Friday, May 11, 2012

Storyboards, Pre-Viz and Brainstorming Move Across Mediums

One of my presentation boards for a cooking show spot 
In today’s industries of advertising, filmmaking and video games, there are many tools available for the creative agency looking to develop and flesh out their next memorable campaign.

While developing “Snow White and the Seven Dwarfs,” Walt Disney developed the idea of using storyboards - individual drawings that stand in for yet-to-be-filmed or animated movie frames. For years, the Disney studios propelled the craft forward into a reliable technique of story refinement and, when coupled with the story reel, where the frames are run together with dialogue and soundtrack, have tested the linear flow to perfect storytelling. 

Walt introduces storyboards during Snow White production
Storyboard artists are a staple of any animated film and big budget action movie. Directors like Alfred Hitchcock, Ridley Scott and Martin Scorsese have all used storyboard artists, and many times have been known to draw their own boards to illustrate their story flow and demonstrate unique camera angles.

In addition, filmmakers and video game developers have been using Digital 3D software programs like Maya, 3d Max and Cinema 4d to build virtual environments that directors can film from any angle, then cut together to prove a concept or solve complicated logistics. When I was Art Director at EA Sports, I created numerous prototypes this way, which I was able to “sell” to producers, execs and other teammates before spending a dime on man-hours. In this way, resources could be planned and scheduled down to the last detail. 

Storyboards for Hitchcock's "Vertigo"
Stephen Spielberg used “virtual” environments before committing to animated renders in the recent “The Adventures of Tintin.” George Lucas pushed virtual visualization while directing his last three “Star Wars” movies. According to a story artist who worked with him, Lucas might suddenly decide midway in production to change the structure of a scene, and would test it via virtual environments and cameras before deciding. Regardless what you think of Lucas’s results, these methods help the imagined become reality quickly, thereby allowing filmmakers the confidence to commit to final production whatever the media.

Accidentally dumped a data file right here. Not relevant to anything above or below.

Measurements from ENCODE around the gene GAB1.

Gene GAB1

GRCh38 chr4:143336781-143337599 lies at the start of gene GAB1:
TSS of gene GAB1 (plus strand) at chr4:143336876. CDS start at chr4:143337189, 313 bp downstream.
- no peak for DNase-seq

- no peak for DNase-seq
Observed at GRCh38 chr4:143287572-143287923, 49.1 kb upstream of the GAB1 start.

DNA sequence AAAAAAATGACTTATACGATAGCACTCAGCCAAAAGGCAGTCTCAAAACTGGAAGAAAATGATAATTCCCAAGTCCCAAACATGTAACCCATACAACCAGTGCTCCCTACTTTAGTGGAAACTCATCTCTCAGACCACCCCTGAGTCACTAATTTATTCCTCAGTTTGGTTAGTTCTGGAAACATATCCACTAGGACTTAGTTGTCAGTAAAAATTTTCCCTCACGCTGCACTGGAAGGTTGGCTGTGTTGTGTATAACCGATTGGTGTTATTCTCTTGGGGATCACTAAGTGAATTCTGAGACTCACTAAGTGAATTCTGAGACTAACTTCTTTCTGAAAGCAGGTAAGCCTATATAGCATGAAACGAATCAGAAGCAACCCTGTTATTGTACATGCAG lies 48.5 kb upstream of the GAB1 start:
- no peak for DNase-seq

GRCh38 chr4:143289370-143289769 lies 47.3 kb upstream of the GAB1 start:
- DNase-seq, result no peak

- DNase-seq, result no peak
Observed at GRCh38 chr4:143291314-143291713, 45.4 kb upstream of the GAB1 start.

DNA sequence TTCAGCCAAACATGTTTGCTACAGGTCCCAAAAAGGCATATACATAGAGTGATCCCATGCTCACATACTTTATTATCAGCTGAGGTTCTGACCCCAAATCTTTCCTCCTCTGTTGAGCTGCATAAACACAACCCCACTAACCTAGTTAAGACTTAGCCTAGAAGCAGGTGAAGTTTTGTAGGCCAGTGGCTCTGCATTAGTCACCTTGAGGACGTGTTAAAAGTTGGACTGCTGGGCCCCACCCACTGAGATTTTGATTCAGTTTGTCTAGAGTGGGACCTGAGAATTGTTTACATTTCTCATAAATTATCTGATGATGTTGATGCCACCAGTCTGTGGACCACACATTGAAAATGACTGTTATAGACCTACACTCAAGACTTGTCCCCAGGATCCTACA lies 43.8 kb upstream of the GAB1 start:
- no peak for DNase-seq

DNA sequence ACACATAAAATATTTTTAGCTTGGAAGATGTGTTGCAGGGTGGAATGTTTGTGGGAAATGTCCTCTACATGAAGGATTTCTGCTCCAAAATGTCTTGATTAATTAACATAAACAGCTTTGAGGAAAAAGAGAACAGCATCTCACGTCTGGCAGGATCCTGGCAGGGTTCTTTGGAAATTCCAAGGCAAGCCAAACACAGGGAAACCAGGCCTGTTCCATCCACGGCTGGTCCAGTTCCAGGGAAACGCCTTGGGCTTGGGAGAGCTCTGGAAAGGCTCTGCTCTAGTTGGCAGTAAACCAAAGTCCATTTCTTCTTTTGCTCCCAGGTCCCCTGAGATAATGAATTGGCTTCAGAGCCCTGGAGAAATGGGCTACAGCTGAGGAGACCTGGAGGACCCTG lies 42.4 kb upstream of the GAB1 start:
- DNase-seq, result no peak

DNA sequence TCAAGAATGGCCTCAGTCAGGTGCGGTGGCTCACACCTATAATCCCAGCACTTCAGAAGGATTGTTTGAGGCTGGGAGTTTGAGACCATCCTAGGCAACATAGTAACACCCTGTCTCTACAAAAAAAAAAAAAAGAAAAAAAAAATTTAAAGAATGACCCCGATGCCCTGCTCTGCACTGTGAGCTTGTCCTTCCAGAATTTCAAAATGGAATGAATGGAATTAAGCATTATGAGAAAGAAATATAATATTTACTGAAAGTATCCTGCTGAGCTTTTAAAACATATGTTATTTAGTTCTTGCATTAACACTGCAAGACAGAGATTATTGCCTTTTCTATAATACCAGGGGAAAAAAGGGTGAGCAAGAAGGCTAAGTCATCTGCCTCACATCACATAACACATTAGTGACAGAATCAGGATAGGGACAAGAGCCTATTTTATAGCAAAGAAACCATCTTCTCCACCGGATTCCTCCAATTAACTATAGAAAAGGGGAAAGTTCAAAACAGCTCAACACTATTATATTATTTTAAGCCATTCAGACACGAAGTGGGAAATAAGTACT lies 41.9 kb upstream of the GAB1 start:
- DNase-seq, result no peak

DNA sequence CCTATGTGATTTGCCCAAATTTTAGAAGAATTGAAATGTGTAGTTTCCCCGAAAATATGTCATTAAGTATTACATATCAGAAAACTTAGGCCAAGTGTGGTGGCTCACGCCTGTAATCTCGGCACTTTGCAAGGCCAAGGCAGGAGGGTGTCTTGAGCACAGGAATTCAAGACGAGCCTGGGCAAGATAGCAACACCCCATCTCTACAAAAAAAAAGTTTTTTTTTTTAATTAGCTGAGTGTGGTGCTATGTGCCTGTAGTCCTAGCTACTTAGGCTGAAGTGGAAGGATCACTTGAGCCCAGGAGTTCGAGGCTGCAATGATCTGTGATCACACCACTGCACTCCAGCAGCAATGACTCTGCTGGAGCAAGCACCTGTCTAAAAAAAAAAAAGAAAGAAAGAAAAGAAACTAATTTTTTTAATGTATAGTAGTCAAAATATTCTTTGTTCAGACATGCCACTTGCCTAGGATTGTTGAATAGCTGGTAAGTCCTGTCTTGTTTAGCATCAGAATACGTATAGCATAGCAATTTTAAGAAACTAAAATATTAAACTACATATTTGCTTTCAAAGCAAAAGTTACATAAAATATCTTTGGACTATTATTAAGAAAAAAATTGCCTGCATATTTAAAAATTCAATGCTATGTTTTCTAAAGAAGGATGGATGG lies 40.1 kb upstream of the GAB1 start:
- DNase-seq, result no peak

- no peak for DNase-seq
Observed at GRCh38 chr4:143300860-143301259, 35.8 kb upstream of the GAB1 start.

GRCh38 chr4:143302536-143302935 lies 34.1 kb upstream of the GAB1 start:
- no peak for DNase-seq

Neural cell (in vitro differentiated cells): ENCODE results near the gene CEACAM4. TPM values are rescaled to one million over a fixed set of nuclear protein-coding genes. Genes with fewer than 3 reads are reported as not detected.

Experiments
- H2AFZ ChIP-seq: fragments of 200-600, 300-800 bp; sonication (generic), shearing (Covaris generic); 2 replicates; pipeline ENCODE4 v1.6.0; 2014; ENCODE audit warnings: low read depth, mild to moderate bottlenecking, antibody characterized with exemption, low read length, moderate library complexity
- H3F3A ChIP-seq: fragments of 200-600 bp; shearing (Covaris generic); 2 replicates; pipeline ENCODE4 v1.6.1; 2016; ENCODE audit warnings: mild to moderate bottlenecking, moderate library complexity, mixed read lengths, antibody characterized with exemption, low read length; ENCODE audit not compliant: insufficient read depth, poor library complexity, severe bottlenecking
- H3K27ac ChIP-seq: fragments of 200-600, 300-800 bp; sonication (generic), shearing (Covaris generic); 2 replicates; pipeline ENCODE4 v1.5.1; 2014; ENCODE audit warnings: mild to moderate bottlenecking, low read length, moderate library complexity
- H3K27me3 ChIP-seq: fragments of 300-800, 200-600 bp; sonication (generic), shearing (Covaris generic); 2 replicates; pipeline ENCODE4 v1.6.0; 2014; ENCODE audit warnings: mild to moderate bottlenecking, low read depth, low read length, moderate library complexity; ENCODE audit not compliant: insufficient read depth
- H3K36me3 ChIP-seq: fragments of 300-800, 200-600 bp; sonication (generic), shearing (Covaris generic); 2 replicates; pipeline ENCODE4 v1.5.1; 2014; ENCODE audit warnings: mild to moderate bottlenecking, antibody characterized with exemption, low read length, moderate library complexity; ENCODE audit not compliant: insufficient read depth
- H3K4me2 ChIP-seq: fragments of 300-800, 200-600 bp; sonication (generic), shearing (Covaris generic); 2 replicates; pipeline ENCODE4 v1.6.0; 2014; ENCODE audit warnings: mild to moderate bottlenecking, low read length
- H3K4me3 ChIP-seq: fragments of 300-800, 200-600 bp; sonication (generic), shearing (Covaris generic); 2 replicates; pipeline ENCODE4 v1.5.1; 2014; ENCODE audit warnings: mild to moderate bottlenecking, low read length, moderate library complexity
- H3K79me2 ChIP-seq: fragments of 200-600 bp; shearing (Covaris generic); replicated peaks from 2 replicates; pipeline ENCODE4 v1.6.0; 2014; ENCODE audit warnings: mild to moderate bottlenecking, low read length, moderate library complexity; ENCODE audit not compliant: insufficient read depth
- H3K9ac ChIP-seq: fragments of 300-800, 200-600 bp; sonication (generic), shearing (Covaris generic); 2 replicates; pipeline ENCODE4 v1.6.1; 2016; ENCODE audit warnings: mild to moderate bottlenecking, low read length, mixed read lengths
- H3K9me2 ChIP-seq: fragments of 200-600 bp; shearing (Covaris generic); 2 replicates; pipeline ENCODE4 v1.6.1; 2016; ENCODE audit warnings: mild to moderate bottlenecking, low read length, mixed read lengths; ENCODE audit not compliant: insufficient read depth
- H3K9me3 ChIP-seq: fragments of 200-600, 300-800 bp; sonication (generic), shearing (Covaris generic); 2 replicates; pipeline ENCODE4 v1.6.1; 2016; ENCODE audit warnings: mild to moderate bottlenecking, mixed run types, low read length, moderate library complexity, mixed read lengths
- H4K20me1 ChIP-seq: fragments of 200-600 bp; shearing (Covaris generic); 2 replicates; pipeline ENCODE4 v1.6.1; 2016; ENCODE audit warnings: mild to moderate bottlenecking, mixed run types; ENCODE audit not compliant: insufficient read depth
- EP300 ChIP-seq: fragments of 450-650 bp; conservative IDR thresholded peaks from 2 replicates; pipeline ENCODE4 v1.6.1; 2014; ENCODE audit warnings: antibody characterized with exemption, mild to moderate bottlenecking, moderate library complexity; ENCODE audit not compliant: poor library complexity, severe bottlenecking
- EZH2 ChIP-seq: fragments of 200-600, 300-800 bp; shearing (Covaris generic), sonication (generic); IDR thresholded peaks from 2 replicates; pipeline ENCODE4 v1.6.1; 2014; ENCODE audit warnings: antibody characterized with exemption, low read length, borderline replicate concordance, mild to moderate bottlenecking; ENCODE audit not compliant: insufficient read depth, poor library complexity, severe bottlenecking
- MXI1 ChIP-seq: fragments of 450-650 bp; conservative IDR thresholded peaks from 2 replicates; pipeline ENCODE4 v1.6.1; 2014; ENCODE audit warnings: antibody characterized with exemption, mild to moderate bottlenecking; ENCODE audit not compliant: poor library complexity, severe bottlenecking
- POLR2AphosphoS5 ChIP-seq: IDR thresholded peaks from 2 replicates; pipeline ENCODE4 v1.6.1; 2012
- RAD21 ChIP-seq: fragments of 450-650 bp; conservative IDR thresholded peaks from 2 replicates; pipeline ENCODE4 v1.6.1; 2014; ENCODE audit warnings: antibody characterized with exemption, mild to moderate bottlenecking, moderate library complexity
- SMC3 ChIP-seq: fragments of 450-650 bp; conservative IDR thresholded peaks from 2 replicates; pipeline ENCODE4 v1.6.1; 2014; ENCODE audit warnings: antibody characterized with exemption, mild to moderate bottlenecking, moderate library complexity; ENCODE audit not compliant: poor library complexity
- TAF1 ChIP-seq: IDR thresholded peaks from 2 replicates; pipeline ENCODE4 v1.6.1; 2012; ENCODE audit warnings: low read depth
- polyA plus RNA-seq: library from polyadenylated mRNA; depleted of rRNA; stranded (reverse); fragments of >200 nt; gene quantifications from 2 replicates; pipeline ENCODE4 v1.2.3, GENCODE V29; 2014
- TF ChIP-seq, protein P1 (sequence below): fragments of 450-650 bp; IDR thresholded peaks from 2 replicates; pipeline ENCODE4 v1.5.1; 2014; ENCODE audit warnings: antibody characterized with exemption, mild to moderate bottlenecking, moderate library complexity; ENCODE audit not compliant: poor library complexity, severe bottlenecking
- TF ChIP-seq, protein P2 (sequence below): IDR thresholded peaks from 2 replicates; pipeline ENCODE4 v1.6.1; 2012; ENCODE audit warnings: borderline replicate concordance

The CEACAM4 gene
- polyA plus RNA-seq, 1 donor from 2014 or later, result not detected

Since my full-time services of storyboarding, cinematics and art direction was launched over three years ago, I have experienced an evolution in the methods of storyboarding and pre-visualization among the advertising industry. Where once I was given a shot list and asked to create roughs, submit them for approval, and then worked up finishes from the solitude of my studio, I soon found creative directors, art directors and writers were interested in having me work on-site. In this manner, I have been invited to collaborate and brainstorm on early concepts. Teaming with writers, editors, and designers in group sessions, agencies can witness the strengths of each contributor. 

Depending on the direction the ideas take, the creative lead may quickly assign roles with clear directives and deliverables, tuned to each person’s skill set or interest. Not only have I enjoyed adding my input, but I have been able to quickly demonstrate that my skill goes beyond that of someone who makes pretty pictures. I believe I have grown to be regarded as a thoughtful, service driven team player who wants to create the experience that will best reach the intended audience. I get a sense of ownership and a contribution I may not have had in other cases, and enjoy the side-by-side partnerships.

One of many storyboards I designed for a music video
I recently designed a music video concept that was embraced by the director who hired me. As a result, I believe said director values me not just for my line quality and sense of story, but also as a collaborator of the highest mark. I am grateful for opportunities like this.

Whatever your creative goals may be, using storyboards, story reels and team brainstorming can get you there. In the process, you may have an experience that is marketable as well as memorable.

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